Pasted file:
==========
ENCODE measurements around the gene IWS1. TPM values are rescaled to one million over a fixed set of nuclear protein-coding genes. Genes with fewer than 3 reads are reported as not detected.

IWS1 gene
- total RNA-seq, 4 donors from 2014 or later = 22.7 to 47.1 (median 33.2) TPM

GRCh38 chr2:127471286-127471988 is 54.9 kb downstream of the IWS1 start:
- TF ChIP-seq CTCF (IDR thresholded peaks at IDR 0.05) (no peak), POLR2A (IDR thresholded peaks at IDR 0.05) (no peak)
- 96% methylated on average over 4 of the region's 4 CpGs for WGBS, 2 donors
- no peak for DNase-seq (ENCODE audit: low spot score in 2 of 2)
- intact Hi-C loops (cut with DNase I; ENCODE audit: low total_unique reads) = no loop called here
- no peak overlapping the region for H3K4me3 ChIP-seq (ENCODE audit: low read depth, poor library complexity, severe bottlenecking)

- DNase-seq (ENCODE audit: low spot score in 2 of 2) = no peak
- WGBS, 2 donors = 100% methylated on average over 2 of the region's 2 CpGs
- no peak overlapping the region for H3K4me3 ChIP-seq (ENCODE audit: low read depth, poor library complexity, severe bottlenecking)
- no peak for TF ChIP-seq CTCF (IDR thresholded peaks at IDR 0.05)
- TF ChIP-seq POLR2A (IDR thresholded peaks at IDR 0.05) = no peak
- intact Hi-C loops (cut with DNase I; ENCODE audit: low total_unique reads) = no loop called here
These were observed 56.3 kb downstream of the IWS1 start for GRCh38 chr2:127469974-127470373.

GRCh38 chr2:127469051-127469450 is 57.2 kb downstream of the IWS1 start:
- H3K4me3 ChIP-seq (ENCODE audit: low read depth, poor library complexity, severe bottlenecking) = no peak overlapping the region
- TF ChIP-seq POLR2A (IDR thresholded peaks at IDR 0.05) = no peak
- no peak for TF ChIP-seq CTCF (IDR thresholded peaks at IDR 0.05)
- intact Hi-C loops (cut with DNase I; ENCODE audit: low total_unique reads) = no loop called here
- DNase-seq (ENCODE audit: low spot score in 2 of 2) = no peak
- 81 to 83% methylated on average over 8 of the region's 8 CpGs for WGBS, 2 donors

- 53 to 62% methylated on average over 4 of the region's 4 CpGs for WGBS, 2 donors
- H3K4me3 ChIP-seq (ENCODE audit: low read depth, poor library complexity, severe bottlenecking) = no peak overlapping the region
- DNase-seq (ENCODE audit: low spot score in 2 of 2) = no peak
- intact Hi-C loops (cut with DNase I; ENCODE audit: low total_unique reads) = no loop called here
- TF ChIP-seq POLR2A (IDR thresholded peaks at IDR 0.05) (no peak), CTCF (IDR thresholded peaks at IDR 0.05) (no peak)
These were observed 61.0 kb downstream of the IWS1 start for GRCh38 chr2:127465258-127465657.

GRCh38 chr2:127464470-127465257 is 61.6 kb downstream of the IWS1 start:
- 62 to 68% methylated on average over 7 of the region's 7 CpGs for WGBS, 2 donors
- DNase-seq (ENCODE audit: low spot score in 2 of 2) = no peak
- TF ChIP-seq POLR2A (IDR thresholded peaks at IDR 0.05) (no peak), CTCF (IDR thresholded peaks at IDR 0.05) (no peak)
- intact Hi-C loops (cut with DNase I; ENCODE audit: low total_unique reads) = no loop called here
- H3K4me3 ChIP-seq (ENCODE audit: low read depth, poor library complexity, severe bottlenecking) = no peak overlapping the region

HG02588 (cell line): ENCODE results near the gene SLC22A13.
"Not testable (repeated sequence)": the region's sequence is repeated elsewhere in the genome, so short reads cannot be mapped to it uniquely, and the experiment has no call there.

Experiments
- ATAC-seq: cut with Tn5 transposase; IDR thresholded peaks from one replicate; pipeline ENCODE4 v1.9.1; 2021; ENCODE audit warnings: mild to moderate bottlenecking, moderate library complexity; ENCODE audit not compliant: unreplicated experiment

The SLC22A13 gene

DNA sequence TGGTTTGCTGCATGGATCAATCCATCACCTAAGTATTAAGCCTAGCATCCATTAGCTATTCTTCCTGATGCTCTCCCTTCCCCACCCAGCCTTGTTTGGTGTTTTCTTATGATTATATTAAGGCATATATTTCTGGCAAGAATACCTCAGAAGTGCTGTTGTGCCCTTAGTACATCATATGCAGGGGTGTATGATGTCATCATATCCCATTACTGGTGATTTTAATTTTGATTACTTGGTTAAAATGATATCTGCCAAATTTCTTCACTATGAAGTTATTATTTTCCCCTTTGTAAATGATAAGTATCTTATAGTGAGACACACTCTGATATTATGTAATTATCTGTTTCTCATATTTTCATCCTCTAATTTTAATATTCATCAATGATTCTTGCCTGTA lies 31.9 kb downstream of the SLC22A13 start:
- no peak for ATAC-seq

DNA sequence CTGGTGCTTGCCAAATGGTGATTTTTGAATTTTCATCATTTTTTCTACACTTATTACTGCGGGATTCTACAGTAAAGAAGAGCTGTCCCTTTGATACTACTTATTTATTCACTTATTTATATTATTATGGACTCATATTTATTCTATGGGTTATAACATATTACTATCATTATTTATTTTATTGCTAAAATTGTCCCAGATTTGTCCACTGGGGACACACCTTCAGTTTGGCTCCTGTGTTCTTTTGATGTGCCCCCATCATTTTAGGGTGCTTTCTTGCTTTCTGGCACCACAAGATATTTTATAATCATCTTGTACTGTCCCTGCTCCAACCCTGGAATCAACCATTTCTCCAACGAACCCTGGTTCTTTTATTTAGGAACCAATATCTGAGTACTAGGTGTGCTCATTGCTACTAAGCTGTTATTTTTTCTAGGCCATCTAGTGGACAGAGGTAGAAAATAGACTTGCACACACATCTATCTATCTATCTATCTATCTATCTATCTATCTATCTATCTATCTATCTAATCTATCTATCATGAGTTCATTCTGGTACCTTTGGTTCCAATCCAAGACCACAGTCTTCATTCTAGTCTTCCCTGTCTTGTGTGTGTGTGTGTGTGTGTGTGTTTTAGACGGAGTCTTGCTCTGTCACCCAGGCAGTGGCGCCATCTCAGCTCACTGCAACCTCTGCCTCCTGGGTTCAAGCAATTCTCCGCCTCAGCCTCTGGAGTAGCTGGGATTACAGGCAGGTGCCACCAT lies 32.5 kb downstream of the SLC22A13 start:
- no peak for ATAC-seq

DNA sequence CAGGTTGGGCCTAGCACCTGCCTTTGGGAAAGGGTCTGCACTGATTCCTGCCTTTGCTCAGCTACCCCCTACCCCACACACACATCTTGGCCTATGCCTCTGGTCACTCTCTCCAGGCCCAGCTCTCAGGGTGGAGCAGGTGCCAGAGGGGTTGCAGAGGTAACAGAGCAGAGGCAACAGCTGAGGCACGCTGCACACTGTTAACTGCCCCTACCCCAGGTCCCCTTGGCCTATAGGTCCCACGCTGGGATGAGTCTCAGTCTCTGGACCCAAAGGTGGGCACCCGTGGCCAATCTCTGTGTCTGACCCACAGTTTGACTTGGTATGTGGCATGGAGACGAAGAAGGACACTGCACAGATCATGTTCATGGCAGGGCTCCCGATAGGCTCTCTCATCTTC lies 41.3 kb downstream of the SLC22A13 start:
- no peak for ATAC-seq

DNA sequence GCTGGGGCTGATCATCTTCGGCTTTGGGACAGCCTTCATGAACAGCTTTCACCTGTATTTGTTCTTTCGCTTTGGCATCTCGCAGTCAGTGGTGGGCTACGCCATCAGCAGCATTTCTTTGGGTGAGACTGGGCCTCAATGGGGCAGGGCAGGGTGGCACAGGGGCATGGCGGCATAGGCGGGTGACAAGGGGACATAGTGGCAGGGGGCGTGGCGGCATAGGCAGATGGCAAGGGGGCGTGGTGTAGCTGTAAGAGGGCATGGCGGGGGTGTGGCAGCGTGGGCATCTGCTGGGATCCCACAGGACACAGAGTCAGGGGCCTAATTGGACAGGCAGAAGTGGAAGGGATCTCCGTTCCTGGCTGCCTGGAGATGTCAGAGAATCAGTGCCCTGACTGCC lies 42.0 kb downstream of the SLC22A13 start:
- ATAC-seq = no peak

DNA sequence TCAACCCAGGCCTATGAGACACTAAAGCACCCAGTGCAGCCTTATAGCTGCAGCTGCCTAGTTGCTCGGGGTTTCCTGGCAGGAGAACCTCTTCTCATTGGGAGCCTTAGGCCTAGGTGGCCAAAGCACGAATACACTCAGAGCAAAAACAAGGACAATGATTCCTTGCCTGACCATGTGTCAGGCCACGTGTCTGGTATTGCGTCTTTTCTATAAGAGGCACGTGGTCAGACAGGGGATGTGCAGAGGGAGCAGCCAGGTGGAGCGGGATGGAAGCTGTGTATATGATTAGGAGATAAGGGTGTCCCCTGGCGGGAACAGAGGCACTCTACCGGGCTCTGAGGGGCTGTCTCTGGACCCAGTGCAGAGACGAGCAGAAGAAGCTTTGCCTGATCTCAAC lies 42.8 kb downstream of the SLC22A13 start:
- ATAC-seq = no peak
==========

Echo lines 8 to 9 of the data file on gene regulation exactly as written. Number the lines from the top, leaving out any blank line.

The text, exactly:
- intact Hi-C loops (cut with DNase I; ENCODE audit: low total_unique reads) = no loop called here
- no peak overlapping the region for H3K4me3 ChIP-seq (ENCODE audit: low read depth, poor library complexity, severe bottlenecking)